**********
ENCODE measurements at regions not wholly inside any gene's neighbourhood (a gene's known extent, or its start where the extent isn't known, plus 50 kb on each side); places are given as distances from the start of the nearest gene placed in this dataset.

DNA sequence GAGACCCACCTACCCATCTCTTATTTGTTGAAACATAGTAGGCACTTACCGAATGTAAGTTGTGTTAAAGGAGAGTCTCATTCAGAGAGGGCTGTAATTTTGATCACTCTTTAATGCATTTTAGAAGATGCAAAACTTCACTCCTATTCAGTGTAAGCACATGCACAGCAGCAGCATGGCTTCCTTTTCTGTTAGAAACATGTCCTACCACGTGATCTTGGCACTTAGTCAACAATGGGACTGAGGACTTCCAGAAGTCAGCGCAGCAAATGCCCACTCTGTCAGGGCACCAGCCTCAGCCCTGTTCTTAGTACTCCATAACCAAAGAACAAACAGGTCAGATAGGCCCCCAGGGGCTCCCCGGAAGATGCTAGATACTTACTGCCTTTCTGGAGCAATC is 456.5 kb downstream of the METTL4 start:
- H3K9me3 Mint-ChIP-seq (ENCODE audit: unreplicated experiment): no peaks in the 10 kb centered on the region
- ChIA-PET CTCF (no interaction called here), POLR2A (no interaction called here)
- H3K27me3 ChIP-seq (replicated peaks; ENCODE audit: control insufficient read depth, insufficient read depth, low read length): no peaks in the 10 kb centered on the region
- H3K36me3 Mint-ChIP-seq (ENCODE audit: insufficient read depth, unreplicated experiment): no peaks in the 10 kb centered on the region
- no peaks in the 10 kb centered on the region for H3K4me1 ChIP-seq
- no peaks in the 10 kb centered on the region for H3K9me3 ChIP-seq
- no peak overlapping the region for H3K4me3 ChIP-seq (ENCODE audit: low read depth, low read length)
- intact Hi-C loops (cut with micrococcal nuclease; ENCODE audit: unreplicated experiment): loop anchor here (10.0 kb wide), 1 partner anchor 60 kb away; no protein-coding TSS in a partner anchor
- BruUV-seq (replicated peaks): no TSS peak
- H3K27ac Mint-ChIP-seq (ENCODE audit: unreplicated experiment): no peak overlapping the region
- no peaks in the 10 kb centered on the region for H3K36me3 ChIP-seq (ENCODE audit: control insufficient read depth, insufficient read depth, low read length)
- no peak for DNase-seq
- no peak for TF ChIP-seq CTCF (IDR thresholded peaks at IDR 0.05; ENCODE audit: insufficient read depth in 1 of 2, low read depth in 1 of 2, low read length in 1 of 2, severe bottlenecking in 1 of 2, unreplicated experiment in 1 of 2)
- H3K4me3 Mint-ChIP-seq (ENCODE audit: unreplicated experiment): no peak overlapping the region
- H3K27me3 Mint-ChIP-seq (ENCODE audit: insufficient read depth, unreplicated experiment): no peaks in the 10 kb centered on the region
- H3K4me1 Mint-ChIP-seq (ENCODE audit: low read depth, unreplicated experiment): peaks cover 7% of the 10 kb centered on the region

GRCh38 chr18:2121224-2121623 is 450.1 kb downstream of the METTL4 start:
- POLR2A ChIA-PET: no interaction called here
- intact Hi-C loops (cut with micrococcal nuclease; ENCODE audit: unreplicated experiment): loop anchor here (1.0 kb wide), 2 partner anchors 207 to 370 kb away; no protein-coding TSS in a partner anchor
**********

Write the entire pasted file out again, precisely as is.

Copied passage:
ENCODE measurements at regions not wholly inside any gene's neighbourhood (a gene's known extent, or its start where the extent isn't known, plus 50 kb on each side); places are given as distances from the start of the nearest gene placed in this dataset.

DNA sequence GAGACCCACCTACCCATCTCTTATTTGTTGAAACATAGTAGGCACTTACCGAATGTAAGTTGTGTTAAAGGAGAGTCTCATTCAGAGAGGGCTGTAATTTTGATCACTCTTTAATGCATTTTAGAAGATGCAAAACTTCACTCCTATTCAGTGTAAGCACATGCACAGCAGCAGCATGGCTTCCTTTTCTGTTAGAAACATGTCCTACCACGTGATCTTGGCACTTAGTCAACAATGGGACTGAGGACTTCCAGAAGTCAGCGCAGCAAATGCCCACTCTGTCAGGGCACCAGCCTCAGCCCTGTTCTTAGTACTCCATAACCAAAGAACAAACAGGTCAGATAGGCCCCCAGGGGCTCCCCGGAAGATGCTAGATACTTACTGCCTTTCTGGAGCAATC is 456.5 kb downstream of the METTL4 start:
- H3K9me3 Mint-ChIP-seq (ENCODE audit: unreplicated experiment): no peaks in the 10 kb centered on the region
- ChIA-PET CTCF (no interaction called here), POLR2A (no interaction called here)
- H3K27me3 ChIP-seq (replicated peaks; ENCODE audit: control insufficient read depth, insufficient read depth, low read length): no peaks in the 10 kb centered on the region
- H3K36me3 Mint-ChIP-seq (ENCODE audit: insufficient read depth, unreplicated experiment): no peaks in the 10 kb centered on the region
- no peaks in the 10 kb centered on the region for H3K4me1 ChIP-seq
- no peaks in the 10 kb centered on the region for H3K9me3 ChIP-seq
- no peak overlapping the region for H3K4me3 ChIP-seq (ENCODE audit: low read depth, low read length)
- intact Hi-C loops (cut with micrococcal nuclease; ENCODE audit: unreplicated experiment): loop anchor here (10.0 kb wide), 1 partner anchor 60 kb away; no protein-coding TSS in a partner anchor
- BruUV-seq (replicated peaks): no TSS peak
- H3K27ac Mint-ChIP-seq (ENCODE audit: unreplicated experiment): no peak overlapping the region
- no peaks in the 10 kb centered on the region for H3K36me3 ChIP-seq (ENCODE audit: control insufficient read depth, insufficient read depth, low read length)
- no peak for DNase-seq
- no peak for TF ChIP-seq CTCF (IDR thresholded peaks at IDR 0.05; ENCODE audit: insufficient read depth in 1 of 2, low read depth in 1 of 2, low read length in 1 of 2, severe bottlenecking in 1 of 2, unreplicated experiment in 1 of 2)
- H3K4me3 Mint-ChIP-seq (ENCODE audit: unreplicated experiment): no peak overlapping the region
- H3K27me3 Mint-ChIP-seq (ENCODE audit: insufficient read depth, unreplicated experiment): no peaks in the 10 kb centered on the region
- H3K4me1 Mint-ChIP-seq (ENCODE audit: low read depth, unreplicated experiment): peaks cover 7% of the 10 kb centered on the region

GRCh38 chr18:2121224-2121623 is 450.1 kb downstream of the METTL4 start:
- POLR2A ChIA-PET: no interaction called here
- intact Hi-C loops (cut with micrococcal nuclease; ENCODE audit: unreplicated experiment): loop anchor here (1.0 kb wide), 2 partner anchors 207 to 370 kb away; no protein-coding TSS in a partner anchor